Apple didn't say how the iPhone SE's sales fared during its first weekend, but multiple sources point out that the four-inch smartphone was less popular than anticipated.

Some went so far as saying that the handset scored "lackluster" figures during its first three to four days of availability. 

Ming-Chi Kuo, an analyst with KGI Securities, was skeptical about CNBC's report, which claimed that iPhone SE orders jumped the 3.4 million mark in China. He notes that the demand for the new Apple handset was considerably below previous launches.

The iPhone SE was launched on March 31.

Kuo points out that the delivery time for iPhone SE preorders indicates an unprecedented low demand for the device.

"We believe this is due to lackluster demand for smaller-size smartphones and [...] the product itself offers no significant upgrades to form factor or hardware specs," he notes.

The KGI Securities analyst is not the only one who noticed the poor impact of the iPhone SE.

Localytics, a mobile analytics firm, backs Kuo's conclusions and calls the iPhone SE adoption "lackluster." Based on its own research, the firm calculated that the four-inch iPhone "grabbed only 0.1 percent of the iPhone market" during its first weekend of sales.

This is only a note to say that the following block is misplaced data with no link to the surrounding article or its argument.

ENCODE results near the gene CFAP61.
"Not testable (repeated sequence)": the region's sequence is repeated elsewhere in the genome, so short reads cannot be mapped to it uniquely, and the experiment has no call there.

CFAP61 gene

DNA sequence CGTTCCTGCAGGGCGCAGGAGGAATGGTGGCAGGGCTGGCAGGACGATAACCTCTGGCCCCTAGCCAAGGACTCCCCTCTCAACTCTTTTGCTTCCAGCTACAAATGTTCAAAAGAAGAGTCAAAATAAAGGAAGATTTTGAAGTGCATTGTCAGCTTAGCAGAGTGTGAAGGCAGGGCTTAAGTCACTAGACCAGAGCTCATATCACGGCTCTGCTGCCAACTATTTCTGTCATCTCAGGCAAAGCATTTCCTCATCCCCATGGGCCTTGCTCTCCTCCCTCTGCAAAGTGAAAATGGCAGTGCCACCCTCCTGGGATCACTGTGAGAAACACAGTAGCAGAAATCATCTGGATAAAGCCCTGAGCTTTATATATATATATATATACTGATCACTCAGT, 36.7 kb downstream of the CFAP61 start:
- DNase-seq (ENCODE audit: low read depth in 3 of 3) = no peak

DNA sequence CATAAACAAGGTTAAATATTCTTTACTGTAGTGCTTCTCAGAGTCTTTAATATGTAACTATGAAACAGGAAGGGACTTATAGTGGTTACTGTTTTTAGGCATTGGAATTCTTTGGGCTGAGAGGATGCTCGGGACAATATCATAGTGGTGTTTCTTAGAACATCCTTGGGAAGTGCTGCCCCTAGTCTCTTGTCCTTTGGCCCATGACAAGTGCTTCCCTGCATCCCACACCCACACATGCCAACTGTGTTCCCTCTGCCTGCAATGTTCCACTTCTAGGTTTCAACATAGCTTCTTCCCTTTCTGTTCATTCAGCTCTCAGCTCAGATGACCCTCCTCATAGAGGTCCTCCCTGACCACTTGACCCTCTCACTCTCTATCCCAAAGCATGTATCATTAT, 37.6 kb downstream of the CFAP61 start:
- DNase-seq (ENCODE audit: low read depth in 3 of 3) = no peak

This places the iPhone SE below the adoption quota of both the iPhone 5s and every iPhone 6 model out there.

Apple officially rolled out the iPhone SE last Thursday, on March 31. On the same day, Tesla started to take preorders for its upcoming affordable electric car, the Model 3. Judging by the long waiting lines that formed outside of brick and mortar stores, Tesla's unveiling was much more popular than Apple's.

Kuo estimates that iPhone shipments will probably stay below 200 million units in 2016, meaning that the iPhone SE will make less of an impact on the company's sales than the OEM hoped for. Looking at the feedback after the release of iPhone 6s, 6s Plus and SE, KGI Securities is skeptical about Apple's touted growth during the current year.

"We believe growth on replacement demand for larger display is slowing," the analysts say.

It should be mentioned that the iPhone SE is actually a 2016 variant of the iPhone 5s in terms of design, but with specs along the lines of the 6s. Seeing how the device borrows a design dating to 2012, it makes sense that adopters are a bit shy to jump to own the new product. However, insiders from the mobile industry point out that it was high-time for the OEM to replace the four-year-old model with a new entry-level iPhone.

Check out the comparison between the iPhone 5s and the new iPhone SE to see where this year's device trumps its predecessor.

Apple fans know that the company scheduled the release of the iPhone 7 in September, and some of them are saving money to jump right to the latest flagship.  

However, the OEM is most likely gunning for emerging markets such as India, Brazil or China with its iPhone SE. The fact that the handset is smaller makes it more affordable, a criteria that can contribute to the success of devices in countries with huge social disparity. 

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